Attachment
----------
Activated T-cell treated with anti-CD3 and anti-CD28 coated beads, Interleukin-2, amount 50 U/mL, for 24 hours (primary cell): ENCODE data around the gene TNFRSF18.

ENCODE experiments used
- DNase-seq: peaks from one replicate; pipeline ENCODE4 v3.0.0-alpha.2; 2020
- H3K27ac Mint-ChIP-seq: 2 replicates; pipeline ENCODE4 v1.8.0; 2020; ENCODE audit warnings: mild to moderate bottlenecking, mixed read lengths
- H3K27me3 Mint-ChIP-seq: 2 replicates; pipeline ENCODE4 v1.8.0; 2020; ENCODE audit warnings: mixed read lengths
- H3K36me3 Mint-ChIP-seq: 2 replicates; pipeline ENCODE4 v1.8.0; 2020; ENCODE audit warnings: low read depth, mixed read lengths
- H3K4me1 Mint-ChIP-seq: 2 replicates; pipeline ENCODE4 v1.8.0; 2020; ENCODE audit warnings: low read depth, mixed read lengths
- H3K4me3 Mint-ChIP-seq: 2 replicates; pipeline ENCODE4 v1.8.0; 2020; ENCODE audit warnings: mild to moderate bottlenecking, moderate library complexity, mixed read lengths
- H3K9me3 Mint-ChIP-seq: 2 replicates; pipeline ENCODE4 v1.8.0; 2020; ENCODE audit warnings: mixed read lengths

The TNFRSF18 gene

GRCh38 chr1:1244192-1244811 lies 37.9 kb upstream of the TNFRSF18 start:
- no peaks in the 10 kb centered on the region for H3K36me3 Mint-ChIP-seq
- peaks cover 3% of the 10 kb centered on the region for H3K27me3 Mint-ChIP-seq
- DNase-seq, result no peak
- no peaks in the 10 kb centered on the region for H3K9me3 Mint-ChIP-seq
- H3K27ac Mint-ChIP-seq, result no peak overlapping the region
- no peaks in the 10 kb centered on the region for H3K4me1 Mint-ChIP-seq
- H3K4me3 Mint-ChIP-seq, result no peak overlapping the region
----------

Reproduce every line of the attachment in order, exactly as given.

Activated T-cell treated with anti-CD3 and anti-CD28 coated beads, Interleukin-2, amount 50 U/mL, for 24 hours (primary cell): ENCODE data around the gene TNFRSF18.

ENCODE experiments used
- DNase-seq: peaks from one replicate; pipeline ENCODE4 v3.0.0-alpha.2; 2020
- H3K27ac Mint-ChIP-seq: 2 replicates; pipeline ENCODE4 v1.8.0; 2020; ENCODE audit warnings: mild to moderate bottlenecking, mixed read lengths
- H3K27me3 Mint-ChIP-seq: 2 replicates; pipeline ENCODE4 v1.8.0; 2020; ENCODE audit warnings: mixed read lengths
- H3K36me3 Mint-ChIP-seq: 2 replicates; pipeline ENCODE4 v1.8.0; 2020; ENCODE audit warnings: low read depth, mixed read lengths
- H3K4me1 Mint-ChIP-seq: 2 replicates; pipeline ENCODE4 v1.8.0; 2020; ENCODE audit warnings: low read depth, mixed read lengths
- H3K4me3 Mint-ChIP-seq: 2 replicates; pipeline ENCODE4 v1.8.0; 2020; ENCODE audit warnings: mild to moderate bottlenecking, moderate library complexity, mixed read lengths
- H3K9me3 Mint-ChIP-seq: 2 replicates; pipeline ENCODE4 v1.8.0; 2020; ENCODE audit warnings: mixed read lengths

The TNFRSF18 gene

GRCh38 chr1:1244192-1244811 lies 37.9 kb upstream of the TNFRSF18 start:
- no peaks in the 10 kb centered on the region for H3K36me3 Mint-ChIP-seq
- peaks cover 3% of the 10 kb centered on the region for H3K27me3 Mint-ChIP-seq
- DNase-seq, result no peak
- no peaks in the 10 kb centered on the region for H3K9me3 Mint-ChIP-seq
- H3K27ac Mint-ChIP-seq, result no peak overlapping the region
- no peaks in the 10 kb centered on the region for H3K4me1 Mint-ChIP-seq
- H3K4me3 Mint-ChIP-seq, result no peak overlapping the region